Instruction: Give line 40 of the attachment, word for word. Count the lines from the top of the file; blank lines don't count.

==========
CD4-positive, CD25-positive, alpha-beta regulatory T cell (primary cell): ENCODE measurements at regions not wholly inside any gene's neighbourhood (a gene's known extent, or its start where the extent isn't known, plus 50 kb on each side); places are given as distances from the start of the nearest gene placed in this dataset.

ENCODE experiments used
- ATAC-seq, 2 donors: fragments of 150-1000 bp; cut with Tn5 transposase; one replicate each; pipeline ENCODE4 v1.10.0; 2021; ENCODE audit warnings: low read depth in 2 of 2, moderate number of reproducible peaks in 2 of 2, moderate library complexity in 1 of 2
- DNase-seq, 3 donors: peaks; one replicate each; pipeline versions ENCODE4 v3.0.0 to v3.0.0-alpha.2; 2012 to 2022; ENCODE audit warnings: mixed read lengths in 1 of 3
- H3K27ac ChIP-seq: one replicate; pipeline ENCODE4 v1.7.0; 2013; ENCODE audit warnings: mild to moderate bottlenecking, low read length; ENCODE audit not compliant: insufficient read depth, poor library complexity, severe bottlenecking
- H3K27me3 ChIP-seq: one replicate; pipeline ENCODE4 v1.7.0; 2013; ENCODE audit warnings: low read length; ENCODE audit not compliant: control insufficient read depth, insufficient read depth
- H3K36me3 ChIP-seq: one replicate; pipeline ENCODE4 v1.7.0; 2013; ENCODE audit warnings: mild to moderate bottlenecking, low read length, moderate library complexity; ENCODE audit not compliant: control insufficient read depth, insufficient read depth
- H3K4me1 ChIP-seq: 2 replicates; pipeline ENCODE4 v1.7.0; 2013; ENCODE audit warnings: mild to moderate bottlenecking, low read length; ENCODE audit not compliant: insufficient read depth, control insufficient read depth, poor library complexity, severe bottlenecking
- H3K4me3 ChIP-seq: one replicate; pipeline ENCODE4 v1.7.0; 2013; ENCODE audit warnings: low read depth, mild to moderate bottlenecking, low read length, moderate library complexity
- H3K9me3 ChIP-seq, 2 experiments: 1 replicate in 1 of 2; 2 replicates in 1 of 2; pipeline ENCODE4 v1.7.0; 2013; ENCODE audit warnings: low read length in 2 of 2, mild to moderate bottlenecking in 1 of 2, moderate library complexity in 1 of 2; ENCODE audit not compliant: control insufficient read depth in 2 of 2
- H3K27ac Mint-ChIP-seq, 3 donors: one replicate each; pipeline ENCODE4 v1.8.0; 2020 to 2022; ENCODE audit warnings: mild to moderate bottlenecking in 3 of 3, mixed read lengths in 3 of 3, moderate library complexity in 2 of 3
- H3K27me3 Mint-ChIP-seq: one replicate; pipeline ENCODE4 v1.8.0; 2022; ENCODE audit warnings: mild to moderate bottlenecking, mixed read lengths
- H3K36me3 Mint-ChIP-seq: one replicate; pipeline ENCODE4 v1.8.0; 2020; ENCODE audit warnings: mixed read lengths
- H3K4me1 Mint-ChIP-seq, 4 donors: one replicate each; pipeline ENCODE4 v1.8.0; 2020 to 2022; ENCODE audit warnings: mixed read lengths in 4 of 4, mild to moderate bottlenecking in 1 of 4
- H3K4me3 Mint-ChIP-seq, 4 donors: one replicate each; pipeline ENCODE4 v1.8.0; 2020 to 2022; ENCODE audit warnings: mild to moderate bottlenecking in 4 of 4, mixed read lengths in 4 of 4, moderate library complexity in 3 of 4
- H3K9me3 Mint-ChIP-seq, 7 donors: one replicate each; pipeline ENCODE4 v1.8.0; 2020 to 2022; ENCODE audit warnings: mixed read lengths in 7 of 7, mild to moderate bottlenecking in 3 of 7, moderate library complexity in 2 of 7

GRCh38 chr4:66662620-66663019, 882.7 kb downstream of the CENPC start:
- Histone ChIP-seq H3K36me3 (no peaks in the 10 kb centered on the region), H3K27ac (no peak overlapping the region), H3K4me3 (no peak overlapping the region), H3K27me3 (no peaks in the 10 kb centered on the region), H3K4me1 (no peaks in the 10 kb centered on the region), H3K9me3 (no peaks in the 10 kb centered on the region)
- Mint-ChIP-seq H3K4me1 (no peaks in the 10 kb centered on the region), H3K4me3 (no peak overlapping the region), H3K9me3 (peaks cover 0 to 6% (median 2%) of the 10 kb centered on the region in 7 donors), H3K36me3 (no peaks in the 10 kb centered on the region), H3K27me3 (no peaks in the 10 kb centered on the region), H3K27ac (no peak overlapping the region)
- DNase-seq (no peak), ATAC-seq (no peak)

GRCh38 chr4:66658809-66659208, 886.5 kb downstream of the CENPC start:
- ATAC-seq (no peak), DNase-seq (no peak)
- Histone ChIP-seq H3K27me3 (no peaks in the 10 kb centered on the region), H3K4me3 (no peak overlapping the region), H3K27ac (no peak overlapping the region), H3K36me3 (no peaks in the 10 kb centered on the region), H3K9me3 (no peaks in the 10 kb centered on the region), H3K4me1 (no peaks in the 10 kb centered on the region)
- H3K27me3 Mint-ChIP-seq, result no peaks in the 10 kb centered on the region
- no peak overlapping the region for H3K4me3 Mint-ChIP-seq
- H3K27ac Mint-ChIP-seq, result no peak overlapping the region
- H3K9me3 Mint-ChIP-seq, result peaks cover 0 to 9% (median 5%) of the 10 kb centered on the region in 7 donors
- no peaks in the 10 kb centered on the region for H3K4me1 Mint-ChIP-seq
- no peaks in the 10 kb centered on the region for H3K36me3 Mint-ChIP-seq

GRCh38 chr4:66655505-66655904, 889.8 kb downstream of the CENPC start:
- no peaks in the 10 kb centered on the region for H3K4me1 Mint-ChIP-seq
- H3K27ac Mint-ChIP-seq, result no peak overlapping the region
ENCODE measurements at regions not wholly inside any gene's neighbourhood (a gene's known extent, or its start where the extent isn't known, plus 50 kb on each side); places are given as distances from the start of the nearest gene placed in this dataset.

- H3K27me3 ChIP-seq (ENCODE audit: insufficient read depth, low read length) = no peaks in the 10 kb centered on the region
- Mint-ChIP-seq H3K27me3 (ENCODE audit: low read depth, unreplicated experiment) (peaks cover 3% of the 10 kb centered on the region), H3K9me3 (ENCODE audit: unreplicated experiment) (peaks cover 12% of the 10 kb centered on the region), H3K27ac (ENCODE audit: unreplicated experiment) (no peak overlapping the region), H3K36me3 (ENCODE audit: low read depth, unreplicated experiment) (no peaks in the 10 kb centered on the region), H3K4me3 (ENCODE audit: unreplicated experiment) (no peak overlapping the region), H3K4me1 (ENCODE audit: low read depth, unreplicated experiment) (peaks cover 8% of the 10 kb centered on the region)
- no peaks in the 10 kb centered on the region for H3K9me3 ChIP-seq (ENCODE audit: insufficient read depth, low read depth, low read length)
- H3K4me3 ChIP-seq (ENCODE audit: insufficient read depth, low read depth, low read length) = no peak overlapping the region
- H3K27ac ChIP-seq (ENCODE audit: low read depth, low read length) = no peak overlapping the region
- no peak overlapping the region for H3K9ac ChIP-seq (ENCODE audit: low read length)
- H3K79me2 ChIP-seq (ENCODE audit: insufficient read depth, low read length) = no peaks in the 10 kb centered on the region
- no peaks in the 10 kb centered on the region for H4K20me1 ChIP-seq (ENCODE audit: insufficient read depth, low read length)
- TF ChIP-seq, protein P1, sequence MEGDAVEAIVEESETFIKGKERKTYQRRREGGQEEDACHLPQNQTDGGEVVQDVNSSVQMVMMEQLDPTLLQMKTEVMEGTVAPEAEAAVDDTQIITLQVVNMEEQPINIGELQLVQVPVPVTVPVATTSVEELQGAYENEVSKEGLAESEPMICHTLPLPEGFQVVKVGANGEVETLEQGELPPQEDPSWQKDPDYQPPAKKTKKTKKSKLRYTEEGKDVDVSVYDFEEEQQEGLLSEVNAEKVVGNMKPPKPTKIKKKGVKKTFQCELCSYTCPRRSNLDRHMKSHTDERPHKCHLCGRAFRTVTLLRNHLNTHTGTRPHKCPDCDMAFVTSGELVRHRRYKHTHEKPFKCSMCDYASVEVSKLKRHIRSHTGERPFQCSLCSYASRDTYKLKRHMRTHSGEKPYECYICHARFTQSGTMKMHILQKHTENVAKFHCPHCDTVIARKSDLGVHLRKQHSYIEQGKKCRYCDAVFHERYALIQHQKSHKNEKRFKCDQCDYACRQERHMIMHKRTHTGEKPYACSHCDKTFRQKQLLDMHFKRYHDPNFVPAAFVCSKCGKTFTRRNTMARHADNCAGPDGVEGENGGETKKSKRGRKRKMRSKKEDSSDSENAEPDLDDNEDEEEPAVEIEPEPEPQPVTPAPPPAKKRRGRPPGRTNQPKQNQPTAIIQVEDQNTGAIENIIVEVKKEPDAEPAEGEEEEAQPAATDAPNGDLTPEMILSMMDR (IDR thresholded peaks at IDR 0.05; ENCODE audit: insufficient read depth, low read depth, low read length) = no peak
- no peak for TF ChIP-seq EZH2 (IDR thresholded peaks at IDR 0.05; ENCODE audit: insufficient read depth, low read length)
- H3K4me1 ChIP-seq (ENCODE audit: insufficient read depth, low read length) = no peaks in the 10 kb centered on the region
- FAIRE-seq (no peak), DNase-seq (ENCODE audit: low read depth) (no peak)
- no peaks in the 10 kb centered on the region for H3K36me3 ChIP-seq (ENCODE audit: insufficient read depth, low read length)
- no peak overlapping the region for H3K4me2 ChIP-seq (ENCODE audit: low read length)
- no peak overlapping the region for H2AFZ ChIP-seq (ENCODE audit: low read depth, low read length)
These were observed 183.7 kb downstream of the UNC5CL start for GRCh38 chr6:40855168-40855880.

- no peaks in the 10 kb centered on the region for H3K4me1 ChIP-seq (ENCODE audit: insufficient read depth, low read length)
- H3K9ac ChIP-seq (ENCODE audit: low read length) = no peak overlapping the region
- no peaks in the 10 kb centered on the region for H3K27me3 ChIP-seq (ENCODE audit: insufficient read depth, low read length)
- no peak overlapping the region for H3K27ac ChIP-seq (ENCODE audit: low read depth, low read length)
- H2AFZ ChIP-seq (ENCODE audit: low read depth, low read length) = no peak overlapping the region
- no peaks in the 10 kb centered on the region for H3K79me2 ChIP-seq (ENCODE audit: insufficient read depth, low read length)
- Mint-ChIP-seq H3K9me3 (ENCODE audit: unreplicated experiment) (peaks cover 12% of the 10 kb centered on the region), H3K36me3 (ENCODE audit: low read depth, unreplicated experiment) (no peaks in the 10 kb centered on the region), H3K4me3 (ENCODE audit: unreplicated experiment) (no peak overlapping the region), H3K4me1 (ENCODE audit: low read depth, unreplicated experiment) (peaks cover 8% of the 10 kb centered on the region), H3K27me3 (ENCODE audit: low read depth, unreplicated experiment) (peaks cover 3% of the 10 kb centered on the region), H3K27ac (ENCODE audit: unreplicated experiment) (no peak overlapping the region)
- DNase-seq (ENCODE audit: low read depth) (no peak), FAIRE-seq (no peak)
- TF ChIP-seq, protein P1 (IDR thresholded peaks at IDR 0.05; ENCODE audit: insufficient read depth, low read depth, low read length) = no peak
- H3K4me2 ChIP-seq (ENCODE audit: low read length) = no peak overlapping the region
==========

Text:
- H3K79me2 ChIP-seq (ENCODE audit: insufficient read depth, low read length) = no peaks in the 10 kb centered on the region